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FedEx, LVMH/eBay, TM surveys, universities and Chubby Checker – the week in IP

Settlements between LVMH and eBay and between Chubby Checker and HP, new life for trade mark surveys, Fed Ex in the dock and the universities with the most US patents – some of the IP-related news you may have missed this week

fedex20logo.png FedEx and the fake pharmacies

Courier company Fed Ex will be in court in San Francisco next week, after it was indicted by a Grand Jury on charges of conspiring to traffic in controlled substances and mis-branded prescription drugs on Thursday. It is specifically accused of delivering goods for illegal online pharmacies such as the Chhabra-Smoley Organization and Superior Drugs. said FedEx “now faces upwards of $820 million in fines for their alleged role as a fake online pharmacy courier” while NBC News reported that the company said it “will defend against this attack on the integrity and good name of FedEx and its employees”.

eBay and LVMH settle


A legal battle between luxury goods company LVMH and internet retailer eBay that dates back more than six years has been settled, according to Marketing Magazine. In a short statement, the two companies announced “a cooperative effort to protect IP rights and combat counterfeits in online commerce” promising that consumers will enjoy a safer digital environment.

Details of the agreement were not published. The history of the litigation between the parties up to that point was reported by Managing IP in May 2012.

New life for trade mark surveys


Many thought it was dead, but the survey in UK trade mark litigation may have been saved from extinction, following a judgment this week in a case between Enterprise Holdings and Europcar concerning infringement of a trade mark for a stylised letter E on a green background. After hearing evidence from both sides, Mr Justice Morgan ruled that Enterprise could bring survey evidence in the trial.

On the IP Kat blog, Aaron Wood noted that the judge “made a number of significant comments on the admissibility of survey evidence, as well as making findings on the validity of the survey itself”. However, readers of this blog will recall that Appeal Court judges are even more sceptical about surveys than their junior counterparts are, so if Europcar chooses to appeal then this may not be the end of the story.

Top universities in US

Tsinghua University is the only non-US institution to feature in the top 10 universities granted US patents in 2013, according to figures compiled by the IPO and reported by Kevin Noonan on Patent Docs. The Chinese university ranks third, with 193 patents, behind the University of California (399) and MIT (281). Stanford, the University of Texas, WARF, the California Institute of Technology, Columbia University, Georgia Tech and the University of Michigan complete the top 10. Of the top 100, 62 are US universities, and 18 are Chinese.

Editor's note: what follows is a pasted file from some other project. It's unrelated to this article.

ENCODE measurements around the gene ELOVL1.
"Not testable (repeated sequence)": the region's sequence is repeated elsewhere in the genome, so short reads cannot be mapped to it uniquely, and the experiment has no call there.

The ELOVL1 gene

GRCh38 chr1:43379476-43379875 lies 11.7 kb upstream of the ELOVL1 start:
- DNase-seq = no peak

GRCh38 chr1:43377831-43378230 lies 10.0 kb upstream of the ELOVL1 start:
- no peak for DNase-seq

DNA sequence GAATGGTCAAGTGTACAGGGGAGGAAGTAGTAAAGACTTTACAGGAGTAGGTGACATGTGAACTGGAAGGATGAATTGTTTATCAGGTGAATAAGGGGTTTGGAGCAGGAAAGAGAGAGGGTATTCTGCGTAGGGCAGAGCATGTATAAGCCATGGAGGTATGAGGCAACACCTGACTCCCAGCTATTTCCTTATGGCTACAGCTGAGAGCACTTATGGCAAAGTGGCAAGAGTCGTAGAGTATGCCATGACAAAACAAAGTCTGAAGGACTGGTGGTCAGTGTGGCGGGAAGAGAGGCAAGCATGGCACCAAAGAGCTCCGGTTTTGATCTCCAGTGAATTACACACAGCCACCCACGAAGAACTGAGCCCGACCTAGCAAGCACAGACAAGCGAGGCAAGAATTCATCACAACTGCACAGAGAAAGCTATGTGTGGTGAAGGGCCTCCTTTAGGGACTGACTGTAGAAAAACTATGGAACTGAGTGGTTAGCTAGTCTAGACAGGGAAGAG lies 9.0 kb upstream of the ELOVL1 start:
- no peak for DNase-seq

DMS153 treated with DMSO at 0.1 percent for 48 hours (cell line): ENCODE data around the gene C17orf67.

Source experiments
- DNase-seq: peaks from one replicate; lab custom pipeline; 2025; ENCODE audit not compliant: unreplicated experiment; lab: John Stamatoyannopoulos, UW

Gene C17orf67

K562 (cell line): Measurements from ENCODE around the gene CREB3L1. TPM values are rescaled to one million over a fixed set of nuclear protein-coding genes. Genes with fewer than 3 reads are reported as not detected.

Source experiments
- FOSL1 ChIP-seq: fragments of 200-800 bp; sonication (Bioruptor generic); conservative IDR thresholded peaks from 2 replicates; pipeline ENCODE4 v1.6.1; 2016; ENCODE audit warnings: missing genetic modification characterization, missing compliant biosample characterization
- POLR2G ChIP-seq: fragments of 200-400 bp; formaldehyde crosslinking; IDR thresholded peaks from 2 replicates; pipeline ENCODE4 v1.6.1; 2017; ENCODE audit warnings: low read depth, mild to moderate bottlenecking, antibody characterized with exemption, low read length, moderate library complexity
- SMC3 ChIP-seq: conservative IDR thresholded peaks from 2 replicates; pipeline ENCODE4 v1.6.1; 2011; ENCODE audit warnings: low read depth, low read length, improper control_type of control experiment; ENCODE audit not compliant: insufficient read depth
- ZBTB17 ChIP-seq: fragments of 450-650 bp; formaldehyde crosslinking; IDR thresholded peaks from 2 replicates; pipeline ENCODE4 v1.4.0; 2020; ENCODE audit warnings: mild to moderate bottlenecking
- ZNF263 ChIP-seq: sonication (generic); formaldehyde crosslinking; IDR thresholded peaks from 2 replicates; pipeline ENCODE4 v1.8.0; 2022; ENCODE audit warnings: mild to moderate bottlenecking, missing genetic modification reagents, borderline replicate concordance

Finally, we couldn’t complete this week’s roundup without mentioning the settlement of litigation between Chubby Checker (left) and HP. The singer had sued the computer company for using his trade marked name on an app that purported to estimate penis size based on shoe size. HP have agreed not to use his name, likeness or related trademarks, though other details of the settlement are confidential.

The world of IP never ceases to surprise.

Other blog posts published this week:

A tale of sports stars, rappers and lawyers

Brüstle debunked

Real-life lessons in open innovation and IP

Not so influential now – UK replaces IP minister

Also on Managing IP this week (subscription or trial needed for full access):

Demand letters bill last hope for patent reform this Congress

Bombay High Court upholds Nexavar compulsory licence

Fox may be forced to rebrand Glee TV show

IP’s most influential people 2014

Alice already influencing USPTO and Federal Circuit

Ukrainian crash claims NautaDutilh’s John Allen

more from across site and ros bottom lb

More from across our site

Civil society and industry representatives met in Geneva on Thursday, September 28 to discuss a potential expansion of the TRIPS waiver
Sources say the beta version of the USPTO’s new trademark search tool is a big improvement over the current system but that it isn’t perfect
Canadian counsel weigh in on the IP office’s decision to raise trademark filing fees in 2024 and how they’re preparing clients
We provide a rundown of Managing IP’s news and analysis coverage from the week, and review what’s been happening elsewhere in IP
Shira Perlmutter, US Register of Copyrights, discussed the Copyright Office's role in forming generative AI policy during a House of Representatives hearing
The award marks one of the highest-ever damages received by a foreign company in a trademark infringement suit in China
Two orders denying public access to documents have reignited a debate over a lack of transparency at the new court
Rouse’s new chief of operations and the firm’s CEO tell Managing IP why they think private equity backing will help it conquer Europe
Brian Landry, partner at Saul Ewing, reveals how applicants can prosecute patent applications in the wake of the Federal Circuit's In re Cellect ruling
Ronelle Geldenhuys of Australia’s Foundry IP considers the implications complex computer technologies such as AI have on decision-making